GLENDALE, Ariz. -- He’s in good shape, but Austin Jackson needs time to achieve baseball shape.
After he reported to camp Monday, the new White Sox outfielder said he continued to workout as he normally would in a longer-than-normal offseason.
But whereas Jackson’s new teammates have already been in camp for 13 days, he just arrived and participated in his first workout Monday. The White Sox said Sunday night that Jackson -- who signed a one-year deal worth $5 million -- could need up to 10 days before he appears in a Cactus League contest.
“I’m accustomed to being in spring training at a certain time, so this is kinda new for me as well,” Jackson said. “Hopefully, I can get a lot of work in here these next couple days, and when I got in there and sit down and talk and see what’s expected of me over these next couple of days, I’ll have a better feel of where I’ll be at.”
A first-time free agent, Jackson had an idea he’d be in for a long offseason with Alex Gordon, Yoenis Cespedes and Justin Upton still on the board on Jan. 1.
Then it got longer. The outfield market moved at a glacial pace this offseason.
So Jackson stayed home in the Dallas-area and kept in shape, waiting for word and an opportunity to play center field. He’ll have that chance with the White Sox, though Jackson said he and manager Robin Ventura hadn’t had a chance to sit down yet to discuss what’s expected.
“You're kind of just waiting your turn,” Jackson said. “There's a pecking order, so you just kind of see what's going on. You’re informed of what’s going on but most likely those guys are going to have to get signed before you do. That's just how it is. Once you get to this point in spring training, teams start to see maybe what else they might need- depth and things like that. I think I kind of fell into that category."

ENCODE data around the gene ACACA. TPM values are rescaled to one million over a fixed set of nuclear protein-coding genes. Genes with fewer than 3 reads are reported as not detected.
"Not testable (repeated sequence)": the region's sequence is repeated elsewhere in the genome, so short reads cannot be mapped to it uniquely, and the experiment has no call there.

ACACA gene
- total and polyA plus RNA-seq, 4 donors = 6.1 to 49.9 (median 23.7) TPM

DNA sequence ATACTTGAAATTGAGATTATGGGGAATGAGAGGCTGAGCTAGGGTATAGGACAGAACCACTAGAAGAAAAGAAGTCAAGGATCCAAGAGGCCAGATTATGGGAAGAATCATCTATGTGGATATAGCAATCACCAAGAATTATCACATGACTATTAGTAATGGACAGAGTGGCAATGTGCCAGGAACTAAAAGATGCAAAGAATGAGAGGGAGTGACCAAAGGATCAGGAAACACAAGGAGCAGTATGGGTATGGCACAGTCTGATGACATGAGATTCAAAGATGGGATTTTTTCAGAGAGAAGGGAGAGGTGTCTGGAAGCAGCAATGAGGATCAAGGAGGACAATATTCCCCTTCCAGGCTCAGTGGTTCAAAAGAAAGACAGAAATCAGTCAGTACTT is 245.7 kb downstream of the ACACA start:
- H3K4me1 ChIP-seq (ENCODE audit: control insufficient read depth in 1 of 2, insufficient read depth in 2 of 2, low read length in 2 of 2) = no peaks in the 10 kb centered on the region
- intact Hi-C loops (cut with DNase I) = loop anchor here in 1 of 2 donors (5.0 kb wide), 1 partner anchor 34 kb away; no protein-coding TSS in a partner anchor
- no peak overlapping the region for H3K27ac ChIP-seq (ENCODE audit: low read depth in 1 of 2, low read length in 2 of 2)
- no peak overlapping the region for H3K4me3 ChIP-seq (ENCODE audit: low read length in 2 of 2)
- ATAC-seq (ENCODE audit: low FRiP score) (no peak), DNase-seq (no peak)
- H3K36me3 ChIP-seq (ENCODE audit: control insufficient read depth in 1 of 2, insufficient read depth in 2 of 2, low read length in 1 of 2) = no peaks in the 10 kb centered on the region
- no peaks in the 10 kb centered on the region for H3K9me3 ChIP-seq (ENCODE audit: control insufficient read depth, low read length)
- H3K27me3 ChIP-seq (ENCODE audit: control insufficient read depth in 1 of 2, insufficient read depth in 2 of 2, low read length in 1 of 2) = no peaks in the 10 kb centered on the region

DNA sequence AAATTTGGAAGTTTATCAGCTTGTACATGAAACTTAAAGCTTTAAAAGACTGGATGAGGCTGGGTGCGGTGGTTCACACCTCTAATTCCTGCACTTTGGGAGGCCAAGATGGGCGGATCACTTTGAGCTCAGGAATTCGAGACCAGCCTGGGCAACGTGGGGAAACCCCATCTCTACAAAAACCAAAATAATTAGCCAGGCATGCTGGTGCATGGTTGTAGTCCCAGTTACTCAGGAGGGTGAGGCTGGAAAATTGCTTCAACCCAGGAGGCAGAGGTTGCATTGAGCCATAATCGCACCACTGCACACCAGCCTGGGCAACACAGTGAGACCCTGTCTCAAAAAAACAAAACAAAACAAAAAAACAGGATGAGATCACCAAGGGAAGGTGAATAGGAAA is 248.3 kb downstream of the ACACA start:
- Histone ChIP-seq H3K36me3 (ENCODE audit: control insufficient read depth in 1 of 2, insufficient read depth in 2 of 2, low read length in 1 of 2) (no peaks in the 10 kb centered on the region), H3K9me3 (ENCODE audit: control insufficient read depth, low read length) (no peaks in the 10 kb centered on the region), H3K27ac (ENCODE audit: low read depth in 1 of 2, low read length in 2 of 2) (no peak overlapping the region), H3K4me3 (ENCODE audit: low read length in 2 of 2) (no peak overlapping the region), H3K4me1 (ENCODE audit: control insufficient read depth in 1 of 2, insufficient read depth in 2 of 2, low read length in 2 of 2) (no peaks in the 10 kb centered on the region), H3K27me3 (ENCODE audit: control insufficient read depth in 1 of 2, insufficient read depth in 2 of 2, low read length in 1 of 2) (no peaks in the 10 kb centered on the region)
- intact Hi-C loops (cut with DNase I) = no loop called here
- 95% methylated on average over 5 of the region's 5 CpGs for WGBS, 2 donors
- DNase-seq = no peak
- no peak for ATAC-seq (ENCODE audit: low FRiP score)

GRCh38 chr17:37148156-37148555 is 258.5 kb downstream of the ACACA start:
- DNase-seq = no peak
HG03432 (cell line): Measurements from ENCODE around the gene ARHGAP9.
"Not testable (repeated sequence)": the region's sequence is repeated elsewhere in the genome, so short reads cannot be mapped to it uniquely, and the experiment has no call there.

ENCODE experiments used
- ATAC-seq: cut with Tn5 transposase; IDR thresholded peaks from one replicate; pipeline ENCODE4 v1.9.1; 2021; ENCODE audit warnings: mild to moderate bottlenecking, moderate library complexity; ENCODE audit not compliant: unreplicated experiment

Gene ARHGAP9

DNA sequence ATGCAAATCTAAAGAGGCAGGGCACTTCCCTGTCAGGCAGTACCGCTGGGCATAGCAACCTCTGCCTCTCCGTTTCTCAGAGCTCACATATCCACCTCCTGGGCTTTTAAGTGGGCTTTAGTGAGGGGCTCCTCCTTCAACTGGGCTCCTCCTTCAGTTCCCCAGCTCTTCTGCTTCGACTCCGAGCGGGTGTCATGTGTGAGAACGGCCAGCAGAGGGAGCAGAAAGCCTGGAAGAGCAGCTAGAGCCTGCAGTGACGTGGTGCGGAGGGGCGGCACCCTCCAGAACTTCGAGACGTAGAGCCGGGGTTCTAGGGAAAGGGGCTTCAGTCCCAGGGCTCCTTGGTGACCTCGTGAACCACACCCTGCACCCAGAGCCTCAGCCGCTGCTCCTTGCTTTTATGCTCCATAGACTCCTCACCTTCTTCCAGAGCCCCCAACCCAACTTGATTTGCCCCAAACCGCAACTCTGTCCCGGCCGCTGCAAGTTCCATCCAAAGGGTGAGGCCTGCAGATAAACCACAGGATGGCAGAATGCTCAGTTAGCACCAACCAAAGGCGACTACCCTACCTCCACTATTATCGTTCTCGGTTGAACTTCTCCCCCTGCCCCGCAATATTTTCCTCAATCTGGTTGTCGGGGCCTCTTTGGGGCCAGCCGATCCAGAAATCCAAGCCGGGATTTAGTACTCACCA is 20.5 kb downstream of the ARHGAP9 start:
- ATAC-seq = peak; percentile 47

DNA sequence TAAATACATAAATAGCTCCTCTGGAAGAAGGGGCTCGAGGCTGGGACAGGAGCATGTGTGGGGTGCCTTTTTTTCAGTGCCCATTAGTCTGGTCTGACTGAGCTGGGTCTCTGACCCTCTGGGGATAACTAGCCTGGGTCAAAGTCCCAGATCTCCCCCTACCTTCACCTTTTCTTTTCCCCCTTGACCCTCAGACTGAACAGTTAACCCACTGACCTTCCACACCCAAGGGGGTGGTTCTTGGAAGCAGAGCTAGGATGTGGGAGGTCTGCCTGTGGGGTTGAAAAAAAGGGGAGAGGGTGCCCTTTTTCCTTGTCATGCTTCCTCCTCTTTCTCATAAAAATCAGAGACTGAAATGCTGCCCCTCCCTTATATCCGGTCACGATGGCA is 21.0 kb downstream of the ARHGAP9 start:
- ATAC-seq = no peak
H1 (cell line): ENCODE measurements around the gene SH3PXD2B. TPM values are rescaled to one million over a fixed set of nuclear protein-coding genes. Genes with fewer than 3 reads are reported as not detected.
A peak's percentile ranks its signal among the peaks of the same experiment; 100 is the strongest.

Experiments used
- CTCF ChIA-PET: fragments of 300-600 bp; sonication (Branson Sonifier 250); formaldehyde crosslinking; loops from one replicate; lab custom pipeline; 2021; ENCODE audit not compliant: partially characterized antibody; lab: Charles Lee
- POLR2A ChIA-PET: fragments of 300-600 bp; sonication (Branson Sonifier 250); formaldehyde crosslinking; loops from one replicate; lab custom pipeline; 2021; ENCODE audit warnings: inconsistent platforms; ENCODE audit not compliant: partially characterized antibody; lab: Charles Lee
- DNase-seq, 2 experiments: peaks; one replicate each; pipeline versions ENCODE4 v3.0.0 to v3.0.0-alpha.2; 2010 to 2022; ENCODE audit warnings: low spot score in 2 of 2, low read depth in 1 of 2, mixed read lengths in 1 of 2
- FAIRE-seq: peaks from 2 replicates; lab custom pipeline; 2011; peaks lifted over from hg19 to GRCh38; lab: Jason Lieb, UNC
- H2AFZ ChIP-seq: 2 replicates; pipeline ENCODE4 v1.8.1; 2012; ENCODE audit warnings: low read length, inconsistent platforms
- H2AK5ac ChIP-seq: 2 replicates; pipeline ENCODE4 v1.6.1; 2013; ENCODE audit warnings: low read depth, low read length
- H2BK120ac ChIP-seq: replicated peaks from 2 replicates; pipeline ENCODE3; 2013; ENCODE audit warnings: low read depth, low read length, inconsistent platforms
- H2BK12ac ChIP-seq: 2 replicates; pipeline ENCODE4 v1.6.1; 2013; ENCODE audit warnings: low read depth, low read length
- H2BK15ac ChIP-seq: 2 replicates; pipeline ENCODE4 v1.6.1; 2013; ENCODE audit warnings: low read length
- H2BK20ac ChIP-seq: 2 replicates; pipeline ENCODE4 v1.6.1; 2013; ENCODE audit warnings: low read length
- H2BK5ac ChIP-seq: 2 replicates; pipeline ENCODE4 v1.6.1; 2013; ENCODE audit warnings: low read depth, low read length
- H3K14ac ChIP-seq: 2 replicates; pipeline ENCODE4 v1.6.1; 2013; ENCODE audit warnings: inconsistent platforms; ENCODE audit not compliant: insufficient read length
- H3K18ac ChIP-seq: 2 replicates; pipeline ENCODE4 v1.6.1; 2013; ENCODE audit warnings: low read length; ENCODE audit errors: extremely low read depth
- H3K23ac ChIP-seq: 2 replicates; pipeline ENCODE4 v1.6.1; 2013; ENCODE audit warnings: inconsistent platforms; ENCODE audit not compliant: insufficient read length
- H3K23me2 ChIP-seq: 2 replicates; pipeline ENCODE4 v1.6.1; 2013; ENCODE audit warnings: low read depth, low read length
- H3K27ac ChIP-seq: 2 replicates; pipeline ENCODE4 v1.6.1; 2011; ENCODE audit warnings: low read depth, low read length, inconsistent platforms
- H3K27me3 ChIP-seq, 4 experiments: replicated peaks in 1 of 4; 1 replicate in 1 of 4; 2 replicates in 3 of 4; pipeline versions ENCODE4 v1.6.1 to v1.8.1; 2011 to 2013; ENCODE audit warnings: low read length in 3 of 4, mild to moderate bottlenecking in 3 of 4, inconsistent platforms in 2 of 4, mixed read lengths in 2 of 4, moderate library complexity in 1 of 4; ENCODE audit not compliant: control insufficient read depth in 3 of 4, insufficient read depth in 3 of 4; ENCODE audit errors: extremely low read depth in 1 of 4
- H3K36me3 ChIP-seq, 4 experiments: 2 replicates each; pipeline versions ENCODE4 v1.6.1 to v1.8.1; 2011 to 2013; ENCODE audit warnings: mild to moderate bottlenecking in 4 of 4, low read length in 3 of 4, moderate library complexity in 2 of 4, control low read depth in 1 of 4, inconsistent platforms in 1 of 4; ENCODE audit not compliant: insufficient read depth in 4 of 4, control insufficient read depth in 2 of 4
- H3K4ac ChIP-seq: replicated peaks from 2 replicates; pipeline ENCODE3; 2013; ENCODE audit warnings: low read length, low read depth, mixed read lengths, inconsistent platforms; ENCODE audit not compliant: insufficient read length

“Other than the free agency part, it was a normal offseason as far as working out and training and all that. I tried to keep doing the same things I always do and keep myself fresh.”
The White Sox are prepared to give Jackson time to catch up.
“He’s going to be a little behind,” general manager Rick Hahn said Sunday.
Achieving baseball shape takes time. No matter how hard a player works in the offseason it’s difficult to replicate working out in spikes, swinging the bat hundreds of times a day and repeatedly running around in the field. Even standing around on the field, teammate Alex Avila said.
“We work as athletes all offseason but it’s a different shape you’ve got to get into,” Avila said. “Usually you’re going through those things in the offseason to make sure you’re staying active and then all of a sudden you’re getting into where you’re going every day opposed to going two to three times a week.”
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Jackson said he also missed the atmosphere of a major league clubhouse. He bumped into several familiar faces on his first day -- “I walk in there and guys are already giving me crap about stuff I did years ago,” he said. While Jackson doesn’t know everybody he looks forward to catching up in that regard, too.
“It’s awesome,” Jackson said. “You miss the clubhouse, just seeing your teammates each and every day and just bond with them. I’m not sure if I know everybody’s name yet, but I’m working around to it. I can already tell right now it’s a fun clubhouse.
“I’m looking forward to it.”